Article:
First Council of Lyon

The First Council of Lyon (Lyon I) was the thirteenth ecumenical council, as numbered by the Catholic Church, taking place in 1245.

First Council of Lyon
Date1245
Accepted byCatholic Church
Previous council
Fourth Council of the Lateran
Next council
Second Council of Lyon
Convoked byPope Innocent IV
PresidentPope Innocent IV
Attendance250
TopicsEmperor Frederick II, clerical discipline, Crusades, Great Schism
Documents and statements
thirty-eight constitutions, deposition of Frederick, Seventh Crusade, red hat for cardinals, levy for the Holy Land
Chronological list of ecumenical councils
Innocent IV - Council of Lyon

The First General Council of Lyon was presided over by Pope Innocent IV. Innocent IV, threatened by Holy Roman Emperor Frederick II, arrived at Lyon on 2 December 1244, and early the following year he summoned the Church's bishops to the council later that same year. Some two hundred and fifty prelates responded including the Latin Patriarchs of Constantinople, Antioch, and Aquileia (Venice) and 140 bishops. The Latin emperor Baldwin II of Constantinople, Raymond VII, Count of Toulouse, and Raymond Bérenger IV, Count of Provence were among those who participated. With Rome under siege by Emperor Frederick II, the pope used the council to excommunicate and depose the emperor with Ad Apostolicae Dignitatis Apicem,[1] as well as the Portuguese King Sancho II.[2] The council also directed a new crusade (the Seventh Crusade), under the command of Louis IX of France, to reconquer the Holy Land.[3]

At the opening, on 28 June, after the singing of the Veni Creator, Spiritu, Innocent IV preached on the subject of the five wounds of the Church and compared them to his own five sorrows: (1) the poor behaviour of both clergy and laity; (2) the insolence of the Saracens who occupied the Holy Land; (3) the Great East-West Schism; (4) the cruelties of the Tatars in Hungary; and (5) the persecution of the Church by the Emperor Frederick.

Since the great majority of those bishops and archbishops present came from France, Italy and Spain, while the Byzantine Greeks and the other countries, especially Germany, were but weakly represented, the ambassador of Frederick, Thaddaeus of Suessa, contested its ecumenicity in the assembly itself.[4]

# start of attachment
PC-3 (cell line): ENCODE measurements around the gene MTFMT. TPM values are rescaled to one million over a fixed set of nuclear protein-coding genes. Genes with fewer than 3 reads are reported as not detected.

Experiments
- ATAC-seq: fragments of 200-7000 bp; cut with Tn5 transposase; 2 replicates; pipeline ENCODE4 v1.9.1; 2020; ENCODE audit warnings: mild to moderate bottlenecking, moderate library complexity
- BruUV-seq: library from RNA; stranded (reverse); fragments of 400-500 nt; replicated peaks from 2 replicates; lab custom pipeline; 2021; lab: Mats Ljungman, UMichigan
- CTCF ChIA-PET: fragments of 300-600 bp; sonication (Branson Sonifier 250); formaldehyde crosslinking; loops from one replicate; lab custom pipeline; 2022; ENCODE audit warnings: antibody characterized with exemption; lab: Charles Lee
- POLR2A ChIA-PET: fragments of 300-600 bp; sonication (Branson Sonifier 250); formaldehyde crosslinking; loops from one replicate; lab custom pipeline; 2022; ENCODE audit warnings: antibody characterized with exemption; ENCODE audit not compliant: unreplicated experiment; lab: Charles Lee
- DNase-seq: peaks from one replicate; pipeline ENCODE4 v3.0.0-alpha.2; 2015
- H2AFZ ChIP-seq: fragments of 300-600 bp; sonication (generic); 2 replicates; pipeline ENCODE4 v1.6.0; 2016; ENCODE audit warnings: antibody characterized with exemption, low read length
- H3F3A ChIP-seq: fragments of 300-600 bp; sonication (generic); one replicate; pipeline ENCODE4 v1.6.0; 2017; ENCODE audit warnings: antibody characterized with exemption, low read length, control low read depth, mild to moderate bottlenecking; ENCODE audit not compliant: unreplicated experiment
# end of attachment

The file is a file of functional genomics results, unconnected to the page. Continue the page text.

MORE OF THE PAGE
The condemnation of the emperor was a foregone conclusion. The objections of the ambassador, that the accused had not been regularly cited, that the pope was plaintiff and judge in one, and that therefore the whole process was anomalous, achieved as little success as his appeal to the future pontiff and to a truly ecumenical council.[4]

At the second session on 5 July, the bishop of Calvi and a Spanish archbishop attacked the emperor's behaviour, and in a subsequent session on 17 July, Innocent pronounced the deposition of Frederick. The deposition was signed by one hundred and fifty bishops and the Dominicans and Franciscans were given the responsibility for its publication. However, Innocent IV did not possess the material means to enforce the decree.

The Council of Lyon promulgated several other purely disciplinary measures:

  • It obliged the Cistercians to pay tithes
  • It approved the Rule of the Grandmontines
  • It decided the institution of the Octave of the Nativity of the Blessed Virgin
  • It prescribed that cardinals were to wear a red hat[5]
  • It prepared thirty-eight constitutions which were later inserted by Boniface VIII in his Decretals, the most important of which decreed a levy of a twentieth on every benefice for three years for the relief of the Holy Land.[6]

Among those attending was Thomas Cantilupe who was made a papal chaplain and given a dispensation to hold his benefices in plurality.[7]

ReferencesEdit

  1. ^ Bellitto 2002, p. 57.
  2. ^ Martínez 2010, p. 380.
  3. ^ Addington 1994, p. 59-60.
  4. ^ a b Mirbt 1911, p. 177.
  5. ^ Richardson 2019, p. 541.
  6. ^ Dondorp & Schrage 2010, p. 44.
  7. ^ Ambler 2017, p. 148.

SourcesEdit

  • Addington, Larry H. (1994). The Patterns of War Through the Eighteenth Century. Indiana University Press.
  • Ambler, S. T. (2017). Bishops in the Political Community of England, 1213-1272. Oxford University Press.
  • Bellitto, Christopher M. (2002). The General Councils:A History of the Twenty-One Church Councils from Nicaea to Vatican II. Paulist Press.
  • Dondorp, Hary; Schrage, Eltjo J.H. (2010). "The Sources of Medieval Learned Law". In Cairns, John W.; du Plessis, Paul J. (eds.). The Creation of the Ius Commune: From Casus to Regula. Vol. 7. Edinburgh University Press.
  • Martínez, H. Salvador (2010). Alfonso X, the Learned. Translated by Cisneros, Odile. Brill.
  •   This article incorporates text from a publication now in the public domainMirbt, Carl Theodor (1911). "Lyons, Councils of". In Chisholm, Hugh (ed.). Encyclopædia Britannica. Vol. 17 (11th ed.). Cambridge University Press. pp. 176–177.
  • Richardson, Carole M. (2019). "The Cardinal's Wardrobe". In Hollingsworth, Mary; Pattenden, Miles; Witte, Arnold (eds.). A Companion to the Early Modern Cardinal. Brill. pp. 535–556.

External linksEdit